4

Thanks gappy for your precise response. However the answer to this auto-correlation is much more important than an academic discussion of which portfolio performance ratio is best. Auto-correlation distorts max draw-down calculations raising the question of whether the (positive) auto-correlation will continue in the future producing large draw-downs, or ...

4

These returns are almost always modeled by finding some fundamental two-sided variable and modeling that. For options, we would model their prices as derivatives -- we would take the log-returns of underlying prices as the fundamental variable, possibly with other models for what would happen to volatilities and the like, and compute the consequences for ...

4

In my opinion you have two choices: You calculate annual returns from the daily returns that you have - I guess it is clear how. Subsequently you calculate your statistics on these $11$ data points. When I look at your comment above, this could be what you want to achieve. Then you have the ex-post statistics on your data. The drawback is that $11$ data ...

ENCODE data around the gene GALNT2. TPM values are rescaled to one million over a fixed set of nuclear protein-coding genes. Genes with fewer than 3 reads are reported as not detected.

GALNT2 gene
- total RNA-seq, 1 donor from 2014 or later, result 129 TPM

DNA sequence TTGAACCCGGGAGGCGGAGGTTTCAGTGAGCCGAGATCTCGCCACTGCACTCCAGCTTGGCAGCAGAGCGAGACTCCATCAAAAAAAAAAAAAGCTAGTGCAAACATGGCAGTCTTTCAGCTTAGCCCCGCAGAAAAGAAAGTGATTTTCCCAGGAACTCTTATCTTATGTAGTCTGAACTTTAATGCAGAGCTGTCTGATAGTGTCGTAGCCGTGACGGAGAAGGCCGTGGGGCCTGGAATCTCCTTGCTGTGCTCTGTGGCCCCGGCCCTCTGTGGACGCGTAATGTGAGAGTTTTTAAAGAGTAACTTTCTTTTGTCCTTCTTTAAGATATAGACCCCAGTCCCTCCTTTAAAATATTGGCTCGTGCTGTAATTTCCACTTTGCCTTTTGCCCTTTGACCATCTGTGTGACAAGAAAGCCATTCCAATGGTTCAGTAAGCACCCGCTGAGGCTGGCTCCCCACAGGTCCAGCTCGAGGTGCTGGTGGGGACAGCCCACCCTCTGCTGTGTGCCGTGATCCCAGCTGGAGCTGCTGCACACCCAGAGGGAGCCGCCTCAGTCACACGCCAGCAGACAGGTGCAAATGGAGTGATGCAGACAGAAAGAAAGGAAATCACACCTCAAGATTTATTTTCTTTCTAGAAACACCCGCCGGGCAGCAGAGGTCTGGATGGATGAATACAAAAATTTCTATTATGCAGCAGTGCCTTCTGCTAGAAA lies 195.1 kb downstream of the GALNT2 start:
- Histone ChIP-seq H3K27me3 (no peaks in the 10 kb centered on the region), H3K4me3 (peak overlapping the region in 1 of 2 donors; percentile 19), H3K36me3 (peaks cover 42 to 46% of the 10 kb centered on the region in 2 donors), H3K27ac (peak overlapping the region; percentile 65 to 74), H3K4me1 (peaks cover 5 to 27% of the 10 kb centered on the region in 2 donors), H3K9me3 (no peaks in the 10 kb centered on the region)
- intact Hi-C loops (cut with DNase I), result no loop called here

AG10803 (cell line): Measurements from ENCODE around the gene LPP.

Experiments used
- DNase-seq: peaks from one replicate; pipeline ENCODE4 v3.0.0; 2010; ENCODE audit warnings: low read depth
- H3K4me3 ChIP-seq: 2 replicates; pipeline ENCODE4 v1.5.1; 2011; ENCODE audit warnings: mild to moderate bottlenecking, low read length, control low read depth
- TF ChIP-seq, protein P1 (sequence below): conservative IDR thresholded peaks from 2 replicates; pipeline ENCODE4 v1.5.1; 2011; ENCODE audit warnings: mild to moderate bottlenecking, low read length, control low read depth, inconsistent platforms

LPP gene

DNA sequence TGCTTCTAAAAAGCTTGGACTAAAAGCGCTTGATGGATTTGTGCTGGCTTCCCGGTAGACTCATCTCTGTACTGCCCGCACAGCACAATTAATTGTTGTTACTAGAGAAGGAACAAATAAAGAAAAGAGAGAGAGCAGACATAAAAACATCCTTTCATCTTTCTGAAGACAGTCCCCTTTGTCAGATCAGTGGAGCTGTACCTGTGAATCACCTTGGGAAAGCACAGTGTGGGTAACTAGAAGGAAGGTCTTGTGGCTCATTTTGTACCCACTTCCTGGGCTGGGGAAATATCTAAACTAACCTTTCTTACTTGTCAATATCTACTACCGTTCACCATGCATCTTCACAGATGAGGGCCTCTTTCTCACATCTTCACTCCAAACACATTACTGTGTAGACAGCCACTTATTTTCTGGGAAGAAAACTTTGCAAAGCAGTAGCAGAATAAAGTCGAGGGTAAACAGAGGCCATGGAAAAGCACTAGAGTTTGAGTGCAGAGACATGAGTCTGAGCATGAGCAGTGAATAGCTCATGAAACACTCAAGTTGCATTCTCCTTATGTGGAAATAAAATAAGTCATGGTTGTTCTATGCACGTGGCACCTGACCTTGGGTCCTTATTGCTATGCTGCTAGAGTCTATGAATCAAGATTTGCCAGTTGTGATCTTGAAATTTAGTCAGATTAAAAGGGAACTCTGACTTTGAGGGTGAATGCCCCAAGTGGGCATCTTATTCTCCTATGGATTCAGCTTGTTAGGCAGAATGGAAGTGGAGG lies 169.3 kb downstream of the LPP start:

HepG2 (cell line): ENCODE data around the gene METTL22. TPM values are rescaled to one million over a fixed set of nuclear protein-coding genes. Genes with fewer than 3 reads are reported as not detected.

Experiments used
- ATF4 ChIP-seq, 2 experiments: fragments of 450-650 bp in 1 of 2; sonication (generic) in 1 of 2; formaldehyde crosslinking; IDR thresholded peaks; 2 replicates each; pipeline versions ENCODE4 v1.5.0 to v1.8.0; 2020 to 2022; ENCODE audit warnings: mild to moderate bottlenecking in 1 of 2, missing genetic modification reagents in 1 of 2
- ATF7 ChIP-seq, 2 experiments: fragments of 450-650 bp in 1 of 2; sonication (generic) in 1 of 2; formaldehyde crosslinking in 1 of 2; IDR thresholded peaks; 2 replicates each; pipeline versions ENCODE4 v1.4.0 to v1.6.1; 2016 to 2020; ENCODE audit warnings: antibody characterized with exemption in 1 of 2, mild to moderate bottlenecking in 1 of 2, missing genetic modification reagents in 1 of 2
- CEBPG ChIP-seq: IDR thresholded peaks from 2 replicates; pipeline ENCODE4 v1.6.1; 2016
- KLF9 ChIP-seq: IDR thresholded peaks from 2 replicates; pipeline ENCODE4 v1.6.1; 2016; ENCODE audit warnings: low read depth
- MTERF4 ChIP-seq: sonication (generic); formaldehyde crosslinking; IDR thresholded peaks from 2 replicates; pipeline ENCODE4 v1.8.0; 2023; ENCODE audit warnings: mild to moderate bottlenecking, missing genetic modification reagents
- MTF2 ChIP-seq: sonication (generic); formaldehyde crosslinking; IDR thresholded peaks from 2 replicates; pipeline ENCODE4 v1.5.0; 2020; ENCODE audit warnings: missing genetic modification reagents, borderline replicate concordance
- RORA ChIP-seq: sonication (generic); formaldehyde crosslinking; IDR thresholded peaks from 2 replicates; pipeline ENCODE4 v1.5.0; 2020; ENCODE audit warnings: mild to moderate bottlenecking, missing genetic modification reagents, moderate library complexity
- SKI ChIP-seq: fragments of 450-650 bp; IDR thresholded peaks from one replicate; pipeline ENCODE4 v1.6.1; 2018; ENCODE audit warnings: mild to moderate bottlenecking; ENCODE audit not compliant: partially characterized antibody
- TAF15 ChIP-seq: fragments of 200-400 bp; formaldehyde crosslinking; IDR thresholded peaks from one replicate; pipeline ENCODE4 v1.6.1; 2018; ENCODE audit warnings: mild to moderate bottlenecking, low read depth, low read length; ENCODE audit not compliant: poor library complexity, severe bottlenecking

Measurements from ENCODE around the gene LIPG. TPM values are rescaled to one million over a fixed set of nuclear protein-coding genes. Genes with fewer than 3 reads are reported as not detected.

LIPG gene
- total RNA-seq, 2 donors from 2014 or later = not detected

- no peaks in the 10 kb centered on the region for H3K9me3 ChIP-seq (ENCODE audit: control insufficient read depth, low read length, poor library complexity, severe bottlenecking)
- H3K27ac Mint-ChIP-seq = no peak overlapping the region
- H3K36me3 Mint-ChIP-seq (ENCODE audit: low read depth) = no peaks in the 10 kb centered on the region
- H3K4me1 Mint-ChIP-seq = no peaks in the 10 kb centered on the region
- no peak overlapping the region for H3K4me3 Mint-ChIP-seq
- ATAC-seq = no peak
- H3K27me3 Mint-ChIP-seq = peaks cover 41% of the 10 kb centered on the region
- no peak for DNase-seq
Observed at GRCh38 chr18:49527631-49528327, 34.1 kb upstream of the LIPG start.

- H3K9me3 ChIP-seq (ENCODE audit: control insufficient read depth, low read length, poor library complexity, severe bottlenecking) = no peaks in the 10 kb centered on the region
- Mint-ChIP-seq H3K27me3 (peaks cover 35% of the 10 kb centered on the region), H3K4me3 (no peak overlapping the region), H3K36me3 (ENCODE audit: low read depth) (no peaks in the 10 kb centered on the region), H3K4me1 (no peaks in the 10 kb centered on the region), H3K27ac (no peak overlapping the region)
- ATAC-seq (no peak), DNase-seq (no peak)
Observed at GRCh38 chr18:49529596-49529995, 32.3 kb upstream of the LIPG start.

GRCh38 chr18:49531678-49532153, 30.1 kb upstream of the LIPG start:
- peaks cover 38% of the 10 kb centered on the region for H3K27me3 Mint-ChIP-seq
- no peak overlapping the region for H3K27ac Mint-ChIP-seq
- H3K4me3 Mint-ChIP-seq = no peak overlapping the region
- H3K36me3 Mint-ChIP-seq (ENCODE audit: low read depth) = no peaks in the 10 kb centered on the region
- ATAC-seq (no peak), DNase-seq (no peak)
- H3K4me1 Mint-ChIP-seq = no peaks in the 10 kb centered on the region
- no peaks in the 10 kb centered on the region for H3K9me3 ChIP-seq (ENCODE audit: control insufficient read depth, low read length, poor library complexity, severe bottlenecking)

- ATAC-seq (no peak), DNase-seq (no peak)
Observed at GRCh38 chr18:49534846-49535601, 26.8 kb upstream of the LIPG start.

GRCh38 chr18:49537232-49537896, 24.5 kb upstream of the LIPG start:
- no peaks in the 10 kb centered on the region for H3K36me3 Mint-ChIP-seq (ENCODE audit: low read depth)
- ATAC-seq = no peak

4

So those are cumulative pnl figures and you are interested in the percent changes in pnl from one data point to the next? Don't use log returns, simply generate the percent changes through r(t)/r(t-1)-1. 4.3922/5.2735-1 = -16.71% (in your example time series I made the assumption that the time series is in ascending order. Given your description of the ...

4

You will struggle to put a number on the potential returns of high-frequency trading (HFT) and I think it wouldn't make any sense anyway if you don't take into consideration its risk and its leverage. Achieving 100% return with low volatility seems highly improbable; so ask the trader in question his Sharpe ratio to start with and compare it with yours. ...

4

Some of the used heavy-tail distributions are: Log-Cauchy and Log-Gamma Lévy Burr and Weibull Mixed normal Here two papers that cover some of them and others: http://ect-pigorsch.mee.uni-bonn.de/data/research/papers/Financial_Economics,_Fat-tailed_Distributions.pdf http://www.rff.org/RFF/Documents/RFF-DP-11-19-REV.pdf